Thursday, January 16, 2014

Convert PDFs to Word

Optical Character Recognition (OCR) is the process of converting scanned printed/handwritten image files into machine readable text format. It works by analyzing a document and comparing it with fonts stored in its database and/or by noting features typical to characters. OCR enables you to take a book or magazine article feed it directly into a computer file then edit the file using a word processor.

What that means:
OCR software can convert a PDF into a Word document. There are free websites that offer this service. One that I recently discovered is called Online OCR. They claim to recognize thirty-two languages, can recognize PDF, TIFF, JPG, and PNG (among others) and translate them into a number of formats – PDF, Word, Excel, html, RTF and Plain Text. Best of all it’s free and no account is required.
Let’s say you have a resume that needs updated. The original Word document is missing but you do have a hard copy. It is possible to digitize that document and edit it in Word.
The process:

1)      Convert the hard copy to PDF by scanning it and then email it to yourself (a free service available at all SCDL locations.)

2)      Log-in to your email and save the PDF to your computer.

3)       Go to and click the Browse… button.

4)      Locate the PDF that was saved to your computer in step 2. Click Open. Then click Upload.

5)      Select your Recognition language and Output format. Output format means what type of file you would like to create (Word, Excel, or Plain Text.) To convert your PDF to a Word document select MS Word (doc).

6)      Enter the numbers displayed in the CAPTCHA box (a test some websites use to determine whether or not a user us human.)

7)      Click Recognize.

8)      Scroll to the bottom of the page and click on Download Output File.

The resume will now open in Microsoft Word. From here you can make changes and save it for future reference.


While great and incredibly accurate remember that Online OCR is a free service. Much of the original document’s formatting is preserved during the conversion but it is not always exact. After your conversion it is highly recommended you proofread your document. There could be misspelled words and perhaps some formatting differences compared with the original (text is usually bold, for example.) Compared to when the document was a PDF and could not be edited the formatting errors are pretty minor.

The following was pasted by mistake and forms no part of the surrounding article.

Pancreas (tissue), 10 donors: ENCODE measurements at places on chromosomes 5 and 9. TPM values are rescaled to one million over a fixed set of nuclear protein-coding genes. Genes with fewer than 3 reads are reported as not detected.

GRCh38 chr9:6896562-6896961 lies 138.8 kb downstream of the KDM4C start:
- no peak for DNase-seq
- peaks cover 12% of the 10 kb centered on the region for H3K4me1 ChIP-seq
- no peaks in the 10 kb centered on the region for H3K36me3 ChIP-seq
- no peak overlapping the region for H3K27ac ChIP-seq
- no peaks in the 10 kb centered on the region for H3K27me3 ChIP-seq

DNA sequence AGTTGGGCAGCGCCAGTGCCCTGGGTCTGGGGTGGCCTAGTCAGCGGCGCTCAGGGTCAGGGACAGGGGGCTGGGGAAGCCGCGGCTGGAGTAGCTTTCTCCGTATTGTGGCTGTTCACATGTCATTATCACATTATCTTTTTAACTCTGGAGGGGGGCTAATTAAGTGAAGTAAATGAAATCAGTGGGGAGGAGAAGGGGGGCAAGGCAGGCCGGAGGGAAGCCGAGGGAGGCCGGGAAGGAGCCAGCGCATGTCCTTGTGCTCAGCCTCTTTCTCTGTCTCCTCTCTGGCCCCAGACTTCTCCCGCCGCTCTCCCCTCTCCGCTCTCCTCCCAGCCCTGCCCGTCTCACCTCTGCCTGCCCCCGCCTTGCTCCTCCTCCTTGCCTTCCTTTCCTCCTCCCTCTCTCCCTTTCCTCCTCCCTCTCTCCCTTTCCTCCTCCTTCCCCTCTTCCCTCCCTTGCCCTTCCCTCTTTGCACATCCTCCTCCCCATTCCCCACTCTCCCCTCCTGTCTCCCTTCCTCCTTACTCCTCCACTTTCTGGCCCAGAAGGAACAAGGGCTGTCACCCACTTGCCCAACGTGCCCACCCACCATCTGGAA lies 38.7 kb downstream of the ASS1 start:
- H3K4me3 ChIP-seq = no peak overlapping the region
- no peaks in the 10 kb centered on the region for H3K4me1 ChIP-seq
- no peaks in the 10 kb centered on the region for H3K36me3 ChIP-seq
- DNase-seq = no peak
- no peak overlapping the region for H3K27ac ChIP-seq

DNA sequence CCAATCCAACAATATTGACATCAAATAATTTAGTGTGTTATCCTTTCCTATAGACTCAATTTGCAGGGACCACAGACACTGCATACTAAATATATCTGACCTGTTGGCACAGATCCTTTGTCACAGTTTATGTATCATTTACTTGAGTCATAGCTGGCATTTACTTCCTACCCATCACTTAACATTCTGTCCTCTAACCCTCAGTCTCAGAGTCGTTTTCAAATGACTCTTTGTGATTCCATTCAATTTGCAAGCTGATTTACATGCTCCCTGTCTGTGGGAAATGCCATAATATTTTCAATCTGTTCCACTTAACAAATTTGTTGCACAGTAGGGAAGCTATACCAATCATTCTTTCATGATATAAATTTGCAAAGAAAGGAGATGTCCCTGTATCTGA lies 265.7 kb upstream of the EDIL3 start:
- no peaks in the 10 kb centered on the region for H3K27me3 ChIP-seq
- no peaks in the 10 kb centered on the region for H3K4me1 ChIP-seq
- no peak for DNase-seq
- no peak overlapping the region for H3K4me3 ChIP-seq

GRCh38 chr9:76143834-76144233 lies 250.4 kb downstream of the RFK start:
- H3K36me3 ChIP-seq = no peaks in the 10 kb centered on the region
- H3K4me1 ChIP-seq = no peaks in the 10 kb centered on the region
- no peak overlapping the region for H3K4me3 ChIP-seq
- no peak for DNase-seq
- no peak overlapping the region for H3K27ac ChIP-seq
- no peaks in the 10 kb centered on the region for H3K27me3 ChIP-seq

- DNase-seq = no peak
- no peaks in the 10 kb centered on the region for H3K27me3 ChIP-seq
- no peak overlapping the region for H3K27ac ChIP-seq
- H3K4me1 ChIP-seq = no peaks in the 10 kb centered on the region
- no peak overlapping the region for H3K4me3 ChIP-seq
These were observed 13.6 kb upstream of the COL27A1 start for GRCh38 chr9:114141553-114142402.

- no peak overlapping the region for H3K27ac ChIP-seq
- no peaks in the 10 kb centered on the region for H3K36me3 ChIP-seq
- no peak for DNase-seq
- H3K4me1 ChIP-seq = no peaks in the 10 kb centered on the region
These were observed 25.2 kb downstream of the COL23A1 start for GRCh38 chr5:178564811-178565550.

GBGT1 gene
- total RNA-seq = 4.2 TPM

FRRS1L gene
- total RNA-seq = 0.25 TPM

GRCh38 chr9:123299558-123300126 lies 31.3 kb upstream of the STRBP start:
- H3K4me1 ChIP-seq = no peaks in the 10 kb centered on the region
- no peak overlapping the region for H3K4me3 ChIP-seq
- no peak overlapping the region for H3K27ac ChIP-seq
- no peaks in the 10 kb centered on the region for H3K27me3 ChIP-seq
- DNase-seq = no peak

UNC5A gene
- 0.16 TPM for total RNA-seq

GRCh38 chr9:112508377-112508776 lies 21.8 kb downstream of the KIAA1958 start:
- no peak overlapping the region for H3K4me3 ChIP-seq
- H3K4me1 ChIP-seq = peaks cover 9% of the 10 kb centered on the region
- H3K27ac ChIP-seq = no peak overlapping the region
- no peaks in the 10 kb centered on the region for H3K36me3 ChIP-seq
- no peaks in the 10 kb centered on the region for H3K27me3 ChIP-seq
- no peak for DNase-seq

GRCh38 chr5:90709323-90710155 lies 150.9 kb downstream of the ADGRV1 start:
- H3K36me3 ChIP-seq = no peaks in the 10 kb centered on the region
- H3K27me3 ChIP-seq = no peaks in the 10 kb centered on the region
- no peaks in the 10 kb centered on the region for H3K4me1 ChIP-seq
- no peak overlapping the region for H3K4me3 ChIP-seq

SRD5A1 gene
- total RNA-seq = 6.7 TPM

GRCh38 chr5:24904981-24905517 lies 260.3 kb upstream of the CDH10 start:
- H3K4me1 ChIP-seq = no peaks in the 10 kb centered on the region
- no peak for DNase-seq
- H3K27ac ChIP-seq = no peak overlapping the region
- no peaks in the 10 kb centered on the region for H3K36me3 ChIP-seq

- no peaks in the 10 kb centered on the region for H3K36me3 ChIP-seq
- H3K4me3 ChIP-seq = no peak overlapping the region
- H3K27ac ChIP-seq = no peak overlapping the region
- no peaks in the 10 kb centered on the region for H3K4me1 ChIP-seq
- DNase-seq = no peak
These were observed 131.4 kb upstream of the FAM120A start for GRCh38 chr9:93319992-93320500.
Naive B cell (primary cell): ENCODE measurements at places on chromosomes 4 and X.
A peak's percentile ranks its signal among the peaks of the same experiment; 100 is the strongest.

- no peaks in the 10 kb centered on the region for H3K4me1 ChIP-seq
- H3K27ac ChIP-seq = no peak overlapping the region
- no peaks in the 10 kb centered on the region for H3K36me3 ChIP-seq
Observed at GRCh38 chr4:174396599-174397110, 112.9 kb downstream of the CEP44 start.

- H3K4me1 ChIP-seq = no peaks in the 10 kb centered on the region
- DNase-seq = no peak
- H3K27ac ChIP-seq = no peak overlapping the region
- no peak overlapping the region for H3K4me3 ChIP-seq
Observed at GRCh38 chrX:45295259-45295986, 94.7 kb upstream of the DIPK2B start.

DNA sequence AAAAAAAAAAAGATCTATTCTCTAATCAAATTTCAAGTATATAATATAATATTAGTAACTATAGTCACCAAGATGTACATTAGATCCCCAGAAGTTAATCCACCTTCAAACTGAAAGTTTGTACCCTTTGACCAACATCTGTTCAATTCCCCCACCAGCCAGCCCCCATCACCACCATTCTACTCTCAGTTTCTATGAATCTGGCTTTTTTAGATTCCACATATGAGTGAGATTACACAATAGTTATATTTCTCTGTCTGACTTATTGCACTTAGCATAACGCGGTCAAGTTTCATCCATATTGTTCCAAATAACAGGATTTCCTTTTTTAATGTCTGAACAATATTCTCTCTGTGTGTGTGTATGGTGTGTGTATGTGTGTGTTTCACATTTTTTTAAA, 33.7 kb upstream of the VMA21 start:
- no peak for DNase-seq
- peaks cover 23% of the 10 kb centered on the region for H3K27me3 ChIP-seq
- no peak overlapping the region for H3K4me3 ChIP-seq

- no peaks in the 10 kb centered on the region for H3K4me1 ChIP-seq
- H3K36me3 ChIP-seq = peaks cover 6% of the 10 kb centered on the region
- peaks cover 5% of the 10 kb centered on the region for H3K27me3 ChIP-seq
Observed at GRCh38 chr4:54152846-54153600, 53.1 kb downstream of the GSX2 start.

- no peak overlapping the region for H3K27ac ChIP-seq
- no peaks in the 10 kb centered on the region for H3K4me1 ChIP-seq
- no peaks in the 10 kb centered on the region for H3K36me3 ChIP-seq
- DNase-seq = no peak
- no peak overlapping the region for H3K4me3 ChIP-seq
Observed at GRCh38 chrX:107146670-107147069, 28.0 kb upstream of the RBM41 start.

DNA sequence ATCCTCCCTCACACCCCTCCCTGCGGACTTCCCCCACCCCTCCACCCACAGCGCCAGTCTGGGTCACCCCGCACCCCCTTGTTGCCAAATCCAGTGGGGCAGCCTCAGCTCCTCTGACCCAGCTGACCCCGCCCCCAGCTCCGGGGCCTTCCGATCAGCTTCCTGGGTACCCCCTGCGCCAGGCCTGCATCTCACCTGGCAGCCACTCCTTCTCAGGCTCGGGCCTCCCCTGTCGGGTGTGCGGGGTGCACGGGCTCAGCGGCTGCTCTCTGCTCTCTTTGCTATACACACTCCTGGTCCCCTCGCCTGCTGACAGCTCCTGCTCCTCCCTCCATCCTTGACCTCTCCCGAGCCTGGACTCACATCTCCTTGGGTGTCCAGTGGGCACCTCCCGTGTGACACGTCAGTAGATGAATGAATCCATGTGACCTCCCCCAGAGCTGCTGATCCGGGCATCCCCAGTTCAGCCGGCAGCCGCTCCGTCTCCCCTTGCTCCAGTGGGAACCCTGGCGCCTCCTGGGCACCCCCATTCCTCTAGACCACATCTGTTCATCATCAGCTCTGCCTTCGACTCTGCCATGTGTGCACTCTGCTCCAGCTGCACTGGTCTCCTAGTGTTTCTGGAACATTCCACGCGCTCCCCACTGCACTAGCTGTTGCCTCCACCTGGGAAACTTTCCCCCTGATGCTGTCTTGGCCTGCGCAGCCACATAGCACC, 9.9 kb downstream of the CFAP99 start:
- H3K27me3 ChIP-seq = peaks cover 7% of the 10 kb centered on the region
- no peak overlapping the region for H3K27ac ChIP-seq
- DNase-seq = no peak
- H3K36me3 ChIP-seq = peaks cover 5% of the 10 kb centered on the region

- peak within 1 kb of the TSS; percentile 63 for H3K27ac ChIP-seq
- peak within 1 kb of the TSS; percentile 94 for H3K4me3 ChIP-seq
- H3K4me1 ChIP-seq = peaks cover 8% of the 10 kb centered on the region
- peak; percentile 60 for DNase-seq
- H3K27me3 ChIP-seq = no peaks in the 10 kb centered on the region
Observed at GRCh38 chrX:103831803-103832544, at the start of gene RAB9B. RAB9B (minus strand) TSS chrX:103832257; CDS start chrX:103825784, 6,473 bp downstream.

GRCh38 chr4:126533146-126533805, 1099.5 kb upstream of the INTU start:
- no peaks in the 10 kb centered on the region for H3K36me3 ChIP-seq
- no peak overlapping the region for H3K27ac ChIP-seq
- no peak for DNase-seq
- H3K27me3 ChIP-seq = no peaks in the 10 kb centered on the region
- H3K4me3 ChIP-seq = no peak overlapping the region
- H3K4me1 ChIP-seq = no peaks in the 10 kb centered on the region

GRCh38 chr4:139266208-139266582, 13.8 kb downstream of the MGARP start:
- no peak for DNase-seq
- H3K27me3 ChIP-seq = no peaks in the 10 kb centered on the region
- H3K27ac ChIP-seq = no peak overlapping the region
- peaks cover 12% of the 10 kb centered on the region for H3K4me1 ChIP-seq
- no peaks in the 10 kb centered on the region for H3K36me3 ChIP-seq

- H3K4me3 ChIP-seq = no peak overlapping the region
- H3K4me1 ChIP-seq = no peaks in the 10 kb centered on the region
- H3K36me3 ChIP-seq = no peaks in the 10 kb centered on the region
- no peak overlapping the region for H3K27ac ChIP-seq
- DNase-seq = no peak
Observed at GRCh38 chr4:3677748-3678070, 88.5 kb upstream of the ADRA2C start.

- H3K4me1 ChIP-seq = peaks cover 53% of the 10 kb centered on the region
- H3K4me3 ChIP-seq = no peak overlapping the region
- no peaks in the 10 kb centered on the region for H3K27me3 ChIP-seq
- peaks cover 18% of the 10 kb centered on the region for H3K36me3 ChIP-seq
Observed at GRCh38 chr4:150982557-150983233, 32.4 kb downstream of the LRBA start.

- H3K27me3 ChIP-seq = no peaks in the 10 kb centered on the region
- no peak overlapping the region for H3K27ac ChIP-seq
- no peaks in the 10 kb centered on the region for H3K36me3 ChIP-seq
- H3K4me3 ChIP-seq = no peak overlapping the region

As I said earlier the site is free and does not require registration. However, there is an option to create an account which has some benefits. It is free to create an account (all that is required is an email address) and you get twenty-five free credits (worth twenty-five scans.) There are options to purchase or earn more credits which are pretty reasonable. The biggest advantage to creating an account is multipage scanning. If your original document is more than one page you’ll need to scan each page individually and convert them individually if you do not create an account. But if you create a free account you can scan and convert all three pages at once (you could even tell it specific pages to convert – like only pages one and three, for example.) Your converted documents are also saved in your account too. So if you lose the Word version you can retrieve it from your Online OCR account.
So next time you have a hard copy of a document (or just a PDF) and you want to make changes remember that there are options. Free options! One of them is called Online OCR and only takes a few minutes to convert your PDF into Word document.